Nebraska Book operates about 290 college bookstores. In 2004, Weston Presidio acquired Nebraska Book in a highly leveraged private equity deal. The company has experienced declining revenues and cash flow over the past few years, and is in bankruptcy. Having worked in both commercial lending and private equity for a significant portion of my 30 working years, I've had a good bit of experience with companies who are facing financial distress. It's painful, and I admire people like new Nebraska Book CFO Alexi Wellman, who jump into the fray when others turn and run.
The company has adjusted EBITDA of about $60MM (before professional fees and including improvements from recent leased-store closures) on about $600MM in revenues for FYE 3/31/2012. The trailing twelve month professional fees from the bankruptcy are about $30MM -- 50% of EBITDA (ouch! I'm in the wrong business). The company has been unable to refinance its $200MM senior secured notes that matured 12/2011 (CUSIP 639579AJ0), and its $175MM subordinated notes that matured March 2012 (CUSIP 639579AF8). Not a surprise since total funded debt/EBITDA is about 9x.
Nebraska Book has amended the restructuring plan multiple times over the past year in an attempt to exit bankruptcy. The latest plan (kccllc.net/nbc) calls for a new $80MM First Lien-Term Loan and cash on the balance sheet to take out the existing $125MM First Lien DIP Term Facility; and the issue of new equity and debt in consideration for the existing debt. I WILL BE VOTING AGAINST THE PLAN BECAUSE I BELIEVE THE COMPANY CAN DO BETTER FOR ITS CREDITORS. I WILL ALSO OBJECT TO THE PLAN BECAUSE IT DOES NOT PROVIDE SUFFICIENT CONSIDERATION FOR CLASS 1 AND CLASS 4, AND THE PROPOSED $80MM NEW MONEY TREATS NON-ACCREDITED INVESTORS UNFAIRLY BY PROHIBITING THEIR PARTICIPATION. I plan to attend the bankruptcy court hearing in Wilmington, DE on May 30.
A valuation by Rothschild shows the company has a great deal more value as a going concern than in liquidation. Under the revised plan, the holders of the senior secured would receive 90% of the equity of the company (other 10% of the equity goes to a management incentive program), and $100MM of Second-Lien Term debt in consideration for their existing $200MM Senior Secured. The consideration is valued at 81% ($162MM) according to the filing, presumably $100MM of that is the new second-lien term, and $62MM is the value of the 90% equity stake. The holders of the $179MM Subordinated ($175MM face value + $4MM accrued interest?) and $79MM in junior AcqCo notes would receive only warrants in the deal. This consideration is valued at about $5MM for the Subordinated and $0 for the junior AcqCo.
There's a much simpler solution I would propose, that is eminently more fair to all creditors. JUST KEEP ALL EXISTING FACILITIES IN PLACE, AND PAY THEM DOWN AS CASH FLOW PERMITS. Keep the $125MM First-Lien Term Loan and $75MM ($26.3MM outstanding at 3/31/12) ABL Facility in place. It is fully secured even in the most pessimistic liquidation scenario, and provides the working capital the company needs to operate.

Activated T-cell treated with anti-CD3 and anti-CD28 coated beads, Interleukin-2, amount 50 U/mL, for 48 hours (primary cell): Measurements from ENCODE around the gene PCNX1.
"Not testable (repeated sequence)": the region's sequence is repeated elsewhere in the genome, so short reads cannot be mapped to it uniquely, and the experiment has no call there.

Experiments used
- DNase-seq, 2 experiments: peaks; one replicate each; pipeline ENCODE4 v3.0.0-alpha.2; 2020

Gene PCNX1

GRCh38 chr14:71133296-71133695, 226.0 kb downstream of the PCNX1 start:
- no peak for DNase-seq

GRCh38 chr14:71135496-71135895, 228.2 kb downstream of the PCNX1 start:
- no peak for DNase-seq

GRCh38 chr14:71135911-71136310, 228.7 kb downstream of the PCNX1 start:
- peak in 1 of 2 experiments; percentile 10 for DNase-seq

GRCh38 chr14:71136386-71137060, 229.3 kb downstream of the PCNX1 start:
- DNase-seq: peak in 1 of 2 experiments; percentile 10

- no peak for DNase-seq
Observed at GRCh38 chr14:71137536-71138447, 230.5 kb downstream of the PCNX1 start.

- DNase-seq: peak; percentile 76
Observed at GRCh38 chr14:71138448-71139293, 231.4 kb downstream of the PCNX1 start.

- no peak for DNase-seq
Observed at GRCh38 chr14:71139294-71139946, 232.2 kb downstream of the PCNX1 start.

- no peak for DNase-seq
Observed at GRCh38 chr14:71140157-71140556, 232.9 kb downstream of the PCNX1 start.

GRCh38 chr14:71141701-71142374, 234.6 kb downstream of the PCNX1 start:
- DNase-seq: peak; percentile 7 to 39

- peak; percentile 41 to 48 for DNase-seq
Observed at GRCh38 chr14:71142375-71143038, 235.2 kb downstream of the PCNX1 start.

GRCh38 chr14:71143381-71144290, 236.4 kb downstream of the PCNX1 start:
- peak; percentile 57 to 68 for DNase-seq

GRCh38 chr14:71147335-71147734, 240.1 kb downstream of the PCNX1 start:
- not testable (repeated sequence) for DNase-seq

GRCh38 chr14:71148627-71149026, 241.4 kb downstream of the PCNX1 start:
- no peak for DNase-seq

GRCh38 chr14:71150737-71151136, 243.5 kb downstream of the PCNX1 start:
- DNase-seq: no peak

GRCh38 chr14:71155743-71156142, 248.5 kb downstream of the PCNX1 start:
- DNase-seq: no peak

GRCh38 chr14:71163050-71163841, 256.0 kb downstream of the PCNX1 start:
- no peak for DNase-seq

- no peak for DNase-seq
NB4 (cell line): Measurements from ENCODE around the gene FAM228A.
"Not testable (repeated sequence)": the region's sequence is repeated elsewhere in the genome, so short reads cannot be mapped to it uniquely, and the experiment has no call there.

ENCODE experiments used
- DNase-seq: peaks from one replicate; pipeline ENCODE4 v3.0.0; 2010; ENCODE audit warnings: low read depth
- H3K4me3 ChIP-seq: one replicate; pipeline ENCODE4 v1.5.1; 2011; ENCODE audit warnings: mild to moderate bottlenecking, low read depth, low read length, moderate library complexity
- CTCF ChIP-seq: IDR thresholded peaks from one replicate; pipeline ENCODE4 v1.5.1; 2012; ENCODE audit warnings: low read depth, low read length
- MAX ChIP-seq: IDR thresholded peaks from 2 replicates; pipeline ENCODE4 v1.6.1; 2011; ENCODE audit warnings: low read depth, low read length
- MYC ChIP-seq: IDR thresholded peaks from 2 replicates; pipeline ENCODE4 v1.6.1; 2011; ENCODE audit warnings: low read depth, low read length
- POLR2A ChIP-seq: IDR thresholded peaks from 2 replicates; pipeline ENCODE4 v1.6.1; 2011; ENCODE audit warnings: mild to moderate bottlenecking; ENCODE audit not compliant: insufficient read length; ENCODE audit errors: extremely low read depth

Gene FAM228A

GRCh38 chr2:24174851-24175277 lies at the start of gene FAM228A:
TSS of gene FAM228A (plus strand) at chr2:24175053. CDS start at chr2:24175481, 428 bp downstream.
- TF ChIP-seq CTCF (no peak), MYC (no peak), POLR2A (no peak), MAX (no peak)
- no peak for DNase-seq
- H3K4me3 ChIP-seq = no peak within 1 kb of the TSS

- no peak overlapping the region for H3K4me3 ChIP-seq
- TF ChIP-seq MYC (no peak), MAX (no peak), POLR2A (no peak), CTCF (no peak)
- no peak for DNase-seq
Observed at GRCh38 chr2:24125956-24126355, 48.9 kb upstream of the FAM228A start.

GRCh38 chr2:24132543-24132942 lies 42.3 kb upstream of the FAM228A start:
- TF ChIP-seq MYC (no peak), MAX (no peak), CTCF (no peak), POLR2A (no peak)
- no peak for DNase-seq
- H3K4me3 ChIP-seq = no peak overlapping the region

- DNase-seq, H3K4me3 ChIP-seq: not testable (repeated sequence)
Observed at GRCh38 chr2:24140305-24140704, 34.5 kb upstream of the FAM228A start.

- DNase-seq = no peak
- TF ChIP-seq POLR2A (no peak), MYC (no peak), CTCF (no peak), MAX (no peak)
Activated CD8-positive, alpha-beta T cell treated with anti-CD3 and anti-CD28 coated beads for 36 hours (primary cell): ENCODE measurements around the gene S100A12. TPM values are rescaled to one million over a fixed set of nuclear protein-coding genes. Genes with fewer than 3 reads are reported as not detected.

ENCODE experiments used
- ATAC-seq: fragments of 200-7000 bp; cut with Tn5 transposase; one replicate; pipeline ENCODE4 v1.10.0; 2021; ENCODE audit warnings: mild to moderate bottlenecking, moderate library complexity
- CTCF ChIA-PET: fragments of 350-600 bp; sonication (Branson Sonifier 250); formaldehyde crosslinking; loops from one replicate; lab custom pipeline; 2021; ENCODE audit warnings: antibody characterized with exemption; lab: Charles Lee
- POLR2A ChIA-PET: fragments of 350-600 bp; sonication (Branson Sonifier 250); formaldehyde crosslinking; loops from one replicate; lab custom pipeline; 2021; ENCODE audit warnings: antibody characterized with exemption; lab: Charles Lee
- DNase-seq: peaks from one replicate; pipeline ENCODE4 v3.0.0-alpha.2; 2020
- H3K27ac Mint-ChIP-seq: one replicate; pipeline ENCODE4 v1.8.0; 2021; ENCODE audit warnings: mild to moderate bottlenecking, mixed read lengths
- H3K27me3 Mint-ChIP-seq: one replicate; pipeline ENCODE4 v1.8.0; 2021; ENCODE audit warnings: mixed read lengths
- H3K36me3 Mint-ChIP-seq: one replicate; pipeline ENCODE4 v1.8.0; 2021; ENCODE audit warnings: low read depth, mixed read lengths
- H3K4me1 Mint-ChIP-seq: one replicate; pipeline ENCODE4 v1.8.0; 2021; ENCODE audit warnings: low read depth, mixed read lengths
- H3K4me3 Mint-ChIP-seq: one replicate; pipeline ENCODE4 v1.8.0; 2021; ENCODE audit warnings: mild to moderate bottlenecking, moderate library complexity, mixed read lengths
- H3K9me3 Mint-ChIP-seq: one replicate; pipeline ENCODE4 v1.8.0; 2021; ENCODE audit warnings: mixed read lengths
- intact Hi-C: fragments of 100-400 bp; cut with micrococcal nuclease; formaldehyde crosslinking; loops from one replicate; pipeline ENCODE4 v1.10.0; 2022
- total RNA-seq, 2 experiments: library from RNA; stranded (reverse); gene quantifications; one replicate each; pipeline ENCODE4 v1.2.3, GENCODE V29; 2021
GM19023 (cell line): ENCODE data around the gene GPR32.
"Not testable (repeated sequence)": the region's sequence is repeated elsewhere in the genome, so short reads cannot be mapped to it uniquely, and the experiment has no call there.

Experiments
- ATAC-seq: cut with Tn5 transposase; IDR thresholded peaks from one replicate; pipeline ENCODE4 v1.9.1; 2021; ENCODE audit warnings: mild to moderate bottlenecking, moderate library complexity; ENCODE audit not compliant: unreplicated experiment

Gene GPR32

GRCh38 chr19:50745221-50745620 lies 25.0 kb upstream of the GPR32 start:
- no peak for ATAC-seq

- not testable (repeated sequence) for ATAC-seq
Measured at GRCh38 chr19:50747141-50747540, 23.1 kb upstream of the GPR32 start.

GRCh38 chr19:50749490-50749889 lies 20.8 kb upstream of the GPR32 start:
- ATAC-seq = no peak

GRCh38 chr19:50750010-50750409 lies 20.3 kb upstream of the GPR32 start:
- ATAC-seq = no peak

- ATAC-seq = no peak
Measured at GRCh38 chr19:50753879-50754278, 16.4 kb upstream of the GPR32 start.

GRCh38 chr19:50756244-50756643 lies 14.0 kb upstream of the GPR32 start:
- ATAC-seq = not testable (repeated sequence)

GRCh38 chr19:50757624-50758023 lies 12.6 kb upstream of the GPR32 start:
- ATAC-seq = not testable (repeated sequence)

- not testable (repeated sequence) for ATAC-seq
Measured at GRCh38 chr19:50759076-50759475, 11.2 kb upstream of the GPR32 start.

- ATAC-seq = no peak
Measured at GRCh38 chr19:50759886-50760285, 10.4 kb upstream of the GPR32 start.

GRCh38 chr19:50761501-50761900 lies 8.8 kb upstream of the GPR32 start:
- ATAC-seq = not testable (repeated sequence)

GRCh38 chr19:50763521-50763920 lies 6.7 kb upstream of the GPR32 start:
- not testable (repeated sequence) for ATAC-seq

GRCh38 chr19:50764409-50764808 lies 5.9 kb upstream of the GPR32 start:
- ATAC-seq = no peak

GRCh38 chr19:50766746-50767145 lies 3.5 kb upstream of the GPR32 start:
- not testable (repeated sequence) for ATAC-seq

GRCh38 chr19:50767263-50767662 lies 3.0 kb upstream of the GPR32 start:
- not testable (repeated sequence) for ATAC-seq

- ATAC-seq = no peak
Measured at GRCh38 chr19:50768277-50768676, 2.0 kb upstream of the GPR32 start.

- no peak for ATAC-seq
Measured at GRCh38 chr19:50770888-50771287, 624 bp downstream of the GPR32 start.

The company has $104MM in cash on the balance sheet. The company generates about $60MM in EBITDA. Terming out the $125MM First Lien Term over 5 years would take $25MM of that $60MM each year, leaving $35MM for interest expense, maintenance cap ex, and additional principal paydowns. Cap Ex is $5MM, and cash interest on my new plan is about $18MM, leaving $12MM a year for principal paydowns. Here's the rest of the plan:
For Class 1, the $200MM Senior Secured: Tender at 75 for up to $100MM of the $200MM senior secured at a cost of $75MM, using cash on the balance sheet. The most recent $1MM+ marketplace sale for the Senior Secured was at a price of 69.75 on 4/30/12, so 75 would be a premium over market. This gives an opportunity for those who want to jump ship to do so, and eliminates the uncertainty of holding new take-back notes and equity. It will reduce interest expense by $10MM per year. Continue to pay the 10% annual coupon on a monthly basis for the outstanding Senior Secured. Each year, take 100% of cash flow and call that amount of senior secured at par (nice carrot for those who stay in the capital structure). The senior secured should be completely paid off in year 7.
For Class 2, Other Secured Claims, pay in full using cash on the balance sheet, cost $800M
For Class 3, Other Priority Claims, pay in full using cash on the balance sheet, cost $900M
For Class 4, the $179MM Subordinated Notes: the anticipated recovery according to the filing is 3% of the $179MM (about $5MM), but in the form of new warrants, the value of which is highly uncertain. Pay the coupon that was due 9/15/11 at a cost of about $7.5MM, from cash on the balance sheet. Continue to accrue interest at the 8.625% annual rate including the payment that was due 3/15/12, with no payment until the Class 1 senior secured has been paid off. After Class 1 has been paid, use the same 100% of cash flow to pay Class 4. The Subordinated should be completely paid off in year 10.
For Class 5, General Unsecured Claims: Option of 4% payment as proposed in the current plan, or continue as general unsecured with hope of greater recovery down the road.
For Class 6, the $77M in AcqCo Notes: Continue to accrue interest, with no payment until the Class 4 subordinated notes have been paid off. Finally, in lieu of the proposed management incentive program, create a bonus pool of 10% of EBITDA above $55MM. After Class 4has been paid, use the same 100% of cash flow to pay Class 6.
I'd be happy to hear your thoughts about the plan I've put forth, and the revised plan.
Disclosure: Long both 639579AJ0 AND 639579AF8.
Disclosure: I have no positions in any stocks mentioned, and no plans to initiate any positions within the next 72 hours.